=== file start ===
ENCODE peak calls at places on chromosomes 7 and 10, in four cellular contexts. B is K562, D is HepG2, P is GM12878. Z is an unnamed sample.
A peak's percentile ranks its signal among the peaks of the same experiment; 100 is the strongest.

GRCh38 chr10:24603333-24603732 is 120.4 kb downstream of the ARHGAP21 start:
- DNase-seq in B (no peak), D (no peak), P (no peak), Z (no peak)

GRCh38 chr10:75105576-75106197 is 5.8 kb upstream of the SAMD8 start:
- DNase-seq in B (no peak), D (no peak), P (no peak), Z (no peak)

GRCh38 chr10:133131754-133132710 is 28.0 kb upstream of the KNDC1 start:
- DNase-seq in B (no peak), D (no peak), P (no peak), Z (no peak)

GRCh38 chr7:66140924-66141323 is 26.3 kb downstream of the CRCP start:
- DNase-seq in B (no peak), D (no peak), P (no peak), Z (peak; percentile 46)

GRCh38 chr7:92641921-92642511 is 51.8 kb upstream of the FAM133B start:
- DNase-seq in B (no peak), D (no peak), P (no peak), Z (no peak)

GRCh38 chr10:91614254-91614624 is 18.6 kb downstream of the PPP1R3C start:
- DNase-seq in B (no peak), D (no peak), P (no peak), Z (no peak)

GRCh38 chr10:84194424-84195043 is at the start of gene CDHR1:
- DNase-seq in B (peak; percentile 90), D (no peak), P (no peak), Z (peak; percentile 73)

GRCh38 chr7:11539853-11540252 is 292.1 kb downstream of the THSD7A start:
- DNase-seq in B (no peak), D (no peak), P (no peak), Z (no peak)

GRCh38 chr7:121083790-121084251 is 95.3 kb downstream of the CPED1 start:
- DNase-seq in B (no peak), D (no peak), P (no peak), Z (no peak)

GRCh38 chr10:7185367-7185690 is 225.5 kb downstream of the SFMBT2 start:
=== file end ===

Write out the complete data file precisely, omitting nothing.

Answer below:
ENCODE peak calls at places on chromosomes 7 and 10, in four cellular contexts. B is K562, D is HepG2, P is GM12878. Z is an unnamed sample.
A peak's percentile ranks its signal among the peaks of the same experiment; 100 is the strongest.

GRCh38 chr10:24603333-24603732 is 120.4 kb downstream of the ARHGAP21 start:
- DNase-seq in B (no peak), D (no peak), P (no peak), Z (no peak)

GRCh38 chr10:75105576-75106197 is 5.8 kb upstream of the SAMD8 start:
- DNase-seq in B (no peak), D (no peak), P (no peak), Z (no peak)

GRCh38 chr10:133131754-133132710 is 28.0 kb upstream of the KNDC1 start:
- DNase-seq in B (no peak), D (no peak), P (no peak), Z (no peak)

GRCh38 chr7:66140924-66141323 is 26.3 kb downstream of the CRCP start:
- DNase-seq in B (no peak), D (no peak), P (no peak), Z (peak; percentile 46)

GRCh38 chr7:92641921-92642511 is 51.8 kb upstream of the FAM133B start:
- DNase-seq in B (no peak), D (no peak), P (no peak), Z (no peak)

GRCh38 chr10:91614254-91614624 is 18.6 kb downstream of the PPP1R3C start:
- DNase-seq in B (no peak), D (no peak), P (no peak), Z (no peak)

GRCh38 chr10:84194424-84195043 is at the start of gene CDHR1:
- DNase-seq in B (peak; percentile 90), D (no peak), P (no peak), Z (peak; percentile 73)

GRCh38 chr7:11539853-11540252 is 292.1 kb downstream of the THSD7A start:
- DNase-seq in B (no peak), D (no peak), P (no peak), Z (no peak)

GRCh38 chr7:121083790-121084251 is 95.3 kb downstream of the CPED1 start:
- DNase-seq in B (no peak), D (no peak), P (no peak), Z (no peak)

GRCh38 chr10:7185367-7185690 is 225.5 kb downstream of the SFMBT2 start: